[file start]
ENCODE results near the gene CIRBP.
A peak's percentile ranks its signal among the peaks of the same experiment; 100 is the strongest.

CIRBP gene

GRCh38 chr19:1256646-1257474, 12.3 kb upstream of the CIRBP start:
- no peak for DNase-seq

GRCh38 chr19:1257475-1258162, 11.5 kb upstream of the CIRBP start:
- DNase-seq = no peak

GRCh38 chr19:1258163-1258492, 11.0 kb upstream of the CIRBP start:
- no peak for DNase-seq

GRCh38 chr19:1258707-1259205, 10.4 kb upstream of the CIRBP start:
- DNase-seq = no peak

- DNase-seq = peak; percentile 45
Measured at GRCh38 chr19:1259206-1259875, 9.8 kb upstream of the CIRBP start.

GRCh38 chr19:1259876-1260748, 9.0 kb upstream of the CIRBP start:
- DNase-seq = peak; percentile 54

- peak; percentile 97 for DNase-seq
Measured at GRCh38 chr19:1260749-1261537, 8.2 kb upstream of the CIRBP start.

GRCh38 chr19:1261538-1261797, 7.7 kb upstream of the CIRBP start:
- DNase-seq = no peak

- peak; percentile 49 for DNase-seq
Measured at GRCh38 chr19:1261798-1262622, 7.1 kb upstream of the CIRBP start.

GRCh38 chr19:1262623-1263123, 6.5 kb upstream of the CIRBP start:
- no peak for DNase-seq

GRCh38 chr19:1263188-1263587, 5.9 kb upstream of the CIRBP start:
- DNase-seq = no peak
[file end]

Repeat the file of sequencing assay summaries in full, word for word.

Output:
ENCODE results near the gene CIRBP.
A peak's percentile ranks its signal among the peaks of the same experiment; 100 is the strongest.

CIRBP gene

GRCh38 chr19:1256646-1257474, 12.3 kb upstream of the CIRBP start:
- no peak for DNase-seq

GRCh38 chr19:1257475-1258162, 11.5 kb upstream of the CIRBP start:
- DNase-seq = no peak

GRCh38 chr19:1258163-1258492, 11.0 kb upstream of the CIRBP start:
- no peak for DNase-seq

GRCh38 chr19:1258707-1259205, 10.4 kb upstream of the CIRBP start:
- DNase-seq = no peak

- DNase-seq = peak; percentile 45
Measured at GRCh38 chr19:1259206-1259875, 9.8 kb upstream of the CIRBP start.

GRCh38 chr19:1259876-1260748, 9.0 kb upstream of the CIRBP start:
- DNase-seq = peak; percentile 54

- peak; percentile 97 for DNase-seq
Measured at GRCh38 chr19:1260749-1261537, 8.2 kb upstream of the CIRBP start.

GRCh38 chr19:1261538-1261797, 7.7 kb upstream of the CIRBP start:
- DNase-seq = no peak

- peak; percentile 49 for DNase-seq
Measured at GRCh38 chr19:1261798-1262622, 7.1 kb upstream of the CIRBP start.

GRCh38 chr19:1262623-1263123, 6.5 kb upstream of the CIRBP start:
- no peak for DNase-seq

GRCh38 chr19:1263188-1263587, 5.9 kb upstream of the CIRBP start:
- DNase-seq = no peak